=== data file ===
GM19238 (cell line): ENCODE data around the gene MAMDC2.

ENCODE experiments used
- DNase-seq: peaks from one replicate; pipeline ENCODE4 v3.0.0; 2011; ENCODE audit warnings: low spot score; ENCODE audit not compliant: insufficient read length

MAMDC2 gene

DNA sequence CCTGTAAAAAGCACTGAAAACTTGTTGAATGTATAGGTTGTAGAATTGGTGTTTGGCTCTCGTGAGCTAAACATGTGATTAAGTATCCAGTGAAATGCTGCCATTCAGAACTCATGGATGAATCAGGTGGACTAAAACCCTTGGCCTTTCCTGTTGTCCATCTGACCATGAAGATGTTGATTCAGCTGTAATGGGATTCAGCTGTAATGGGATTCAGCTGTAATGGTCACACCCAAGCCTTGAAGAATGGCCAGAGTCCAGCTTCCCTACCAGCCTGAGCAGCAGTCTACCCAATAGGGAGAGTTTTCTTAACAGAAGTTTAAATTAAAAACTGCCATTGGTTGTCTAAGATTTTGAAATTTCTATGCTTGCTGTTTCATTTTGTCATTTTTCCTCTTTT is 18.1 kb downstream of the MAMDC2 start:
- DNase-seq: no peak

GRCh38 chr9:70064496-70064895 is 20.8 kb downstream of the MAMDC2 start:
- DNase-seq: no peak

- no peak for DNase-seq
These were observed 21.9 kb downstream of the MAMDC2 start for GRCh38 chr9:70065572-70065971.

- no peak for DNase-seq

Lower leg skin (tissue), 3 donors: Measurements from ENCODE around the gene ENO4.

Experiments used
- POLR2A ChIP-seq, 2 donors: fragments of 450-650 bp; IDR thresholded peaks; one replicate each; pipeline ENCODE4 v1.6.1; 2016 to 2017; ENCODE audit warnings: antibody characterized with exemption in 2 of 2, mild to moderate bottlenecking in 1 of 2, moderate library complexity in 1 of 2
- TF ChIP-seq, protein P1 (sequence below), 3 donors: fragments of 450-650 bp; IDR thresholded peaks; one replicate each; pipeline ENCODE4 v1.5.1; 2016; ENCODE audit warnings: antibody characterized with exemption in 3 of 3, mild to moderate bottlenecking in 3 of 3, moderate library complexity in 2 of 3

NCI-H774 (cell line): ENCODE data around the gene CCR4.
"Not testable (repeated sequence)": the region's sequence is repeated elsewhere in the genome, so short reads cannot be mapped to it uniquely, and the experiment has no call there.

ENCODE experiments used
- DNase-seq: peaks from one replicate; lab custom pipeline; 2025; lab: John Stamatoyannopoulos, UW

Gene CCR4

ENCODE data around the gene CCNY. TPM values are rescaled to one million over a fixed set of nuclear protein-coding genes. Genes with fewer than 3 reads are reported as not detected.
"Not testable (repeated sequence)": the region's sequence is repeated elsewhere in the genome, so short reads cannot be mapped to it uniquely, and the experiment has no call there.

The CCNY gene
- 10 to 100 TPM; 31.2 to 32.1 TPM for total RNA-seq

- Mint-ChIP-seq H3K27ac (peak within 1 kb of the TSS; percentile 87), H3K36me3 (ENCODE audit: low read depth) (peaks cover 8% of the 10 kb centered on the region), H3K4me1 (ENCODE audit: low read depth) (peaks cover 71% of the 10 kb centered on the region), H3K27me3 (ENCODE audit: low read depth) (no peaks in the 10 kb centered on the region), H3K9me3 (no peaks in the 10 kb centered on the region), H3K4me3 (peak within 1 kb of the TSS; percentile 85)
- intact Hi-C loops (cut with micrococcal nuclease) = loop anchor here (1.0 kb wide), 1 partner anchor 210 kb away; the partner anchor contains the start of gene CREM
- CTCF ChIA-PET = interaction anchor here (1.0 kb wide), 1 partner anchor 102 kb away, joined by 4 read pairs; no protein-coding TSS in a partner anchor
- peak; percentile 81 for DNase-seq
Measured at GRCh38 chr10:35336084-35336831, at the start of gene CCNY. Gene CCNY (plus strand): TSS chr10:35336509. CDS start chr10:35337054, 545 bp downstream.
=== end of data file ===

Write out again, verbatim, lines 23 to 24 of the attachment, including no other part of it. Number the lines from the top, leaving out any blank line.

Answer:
The CCNY gene
- 10 to 100 TPM; 31.2 to 32.1 TPM for total RNA-seq